UNDP Provides Guidance on Standardized Baselines
23 December 2013: The Millennium Development Goal Carbon (MDG Carbon) initiative of the UN Development Programme (UNDP) published a Guidance Note for Standardized Baselines (SBs), which aims to make SBs more comprehensible and easy to implement, so they can be used more widely across a range of sectors.
SBs aim to establish a common understanding regarding how to measure or compare anthropogenic greenhouse gas (GHG) emissions. More specifically, they are intended to help countries calculate emission reductions and removals and/or determine additionality for Clean Development Mechanism (CDM) project activities, while ensuring environmental integrity. The Guidance Note is aimed at designated national authorities (DNAs), coordinating and managing entities (CMEs), and all those involved in the development of SBs.
SBs can help: reduce transaction costs and save time compared to other CDM methodologies; and enhance CDM project transparency and predictability, while enabling access to carbon finance, particularly for under-represented project types and countries, such as least developed countries (LDCs) and small island developing States (SIDS).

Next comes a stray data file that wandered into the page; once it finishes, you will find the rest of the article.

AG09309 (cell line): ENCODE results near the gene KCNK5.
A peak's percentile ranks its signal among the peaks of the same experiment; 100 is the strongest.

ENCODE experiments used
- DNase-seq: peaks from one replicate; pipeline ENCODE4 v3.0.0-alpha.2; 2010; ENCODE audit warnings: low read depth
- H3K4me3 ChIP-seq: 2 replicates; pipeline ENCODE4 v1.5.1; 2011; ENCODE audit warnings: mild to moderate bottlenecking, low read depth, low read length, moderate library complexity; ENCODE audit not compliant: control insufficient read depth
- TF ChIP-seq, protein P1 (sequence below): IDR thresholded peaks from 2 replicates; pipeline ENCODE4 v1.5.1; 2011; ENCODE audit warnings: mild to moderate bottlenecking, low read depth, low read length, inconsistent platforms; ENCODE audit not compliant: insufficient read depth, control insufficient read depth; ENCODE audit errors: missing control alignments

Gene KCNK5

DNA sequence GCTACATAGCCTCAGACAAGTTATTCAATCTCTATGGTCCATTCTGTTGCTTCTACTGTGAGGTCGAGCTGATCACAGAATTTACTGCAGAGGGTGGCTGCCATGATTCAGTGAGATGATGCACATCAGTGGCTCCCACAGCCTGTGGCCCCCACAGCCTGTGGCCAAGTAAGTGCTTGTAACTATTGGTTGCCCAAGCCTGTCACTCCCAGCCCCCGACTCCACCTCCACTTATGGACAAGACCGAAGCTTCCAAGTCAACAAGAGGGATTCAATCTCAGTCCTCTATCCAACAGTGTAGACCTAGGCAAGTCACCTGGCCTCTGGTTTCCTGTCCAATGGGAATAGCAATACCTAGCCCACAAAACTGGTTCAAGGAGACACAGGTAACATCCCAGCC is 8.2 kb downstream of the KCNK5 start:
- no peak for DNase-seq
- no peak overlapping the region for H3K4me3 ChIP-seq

Making a strong case for SBs, the Guidance Note: outlines a plan for identifying potential sectors for SB use, such as those that are often neglected when it comes to climate action; emphasizes the need for clear Terms of Reference (ToR) to ensure the most qualified consultants are hired to develop the SBs; and addresses rules and regulations under the UNFCCC on submitting and considering SBs, establishing sector-specific SBs, and quality assurance and control of data used in establishing SBs.
The Guidance Note also looks at limitations of the current SB process under the UNFCCC, including a limited list of project types and constricting data collection procedures. It suggests how some of these challenges might be overcome, such as by making SBs mandatory, linking SB development to country-specific conditions, and establishing quality management systems to ensure data integrity and the collection of quality data.
The MDG Carbon initiative links carbon finance to the MDGs by working to reduce emissions, while helping to achieve the MDGs. For example, energy-related projects in developing countries may reduce the need for collecting firewood, which is usually done by women or girls, thus contributing to MDG 3 on promoting gender equality. [UNDP Press Release] [Publication: Guidance Note on Standardized Baselines] [MDG Carbon Webpage]